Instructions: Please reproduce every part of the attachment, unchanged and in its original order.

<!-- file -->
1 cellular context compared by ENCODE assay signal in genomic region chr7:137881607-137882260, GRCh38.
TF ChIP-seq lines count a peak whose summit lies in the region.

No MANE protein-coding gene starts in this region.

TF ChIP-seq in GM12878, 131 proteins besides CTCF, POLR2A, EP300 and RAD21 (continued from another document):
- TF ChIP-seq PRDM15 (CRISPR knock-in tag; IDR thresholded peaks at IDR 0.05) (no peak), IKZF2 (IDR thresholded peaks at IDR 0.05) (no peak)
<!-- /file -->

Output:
1 cellular context compared by ENCODE assay signal in genomic region chr7:137881607-137882260, GRCh38.
TF ChIP-seq lines count a peak whose summit lies in the region.

No MANE protein-coding gene starts in this region.

TF ChIP-seq in GM12878, 131 proteins besides CTCF, POLR2A, EP300 and RAD21 (continued from another document):
- TF ChIP-seq PRDM15 (CRISPR knock-in tag; IDR thresholded peaks at IDR 0.05) (no peak), IKZF2 (IDR thresholded peaks at IDR 0.05) (no peak)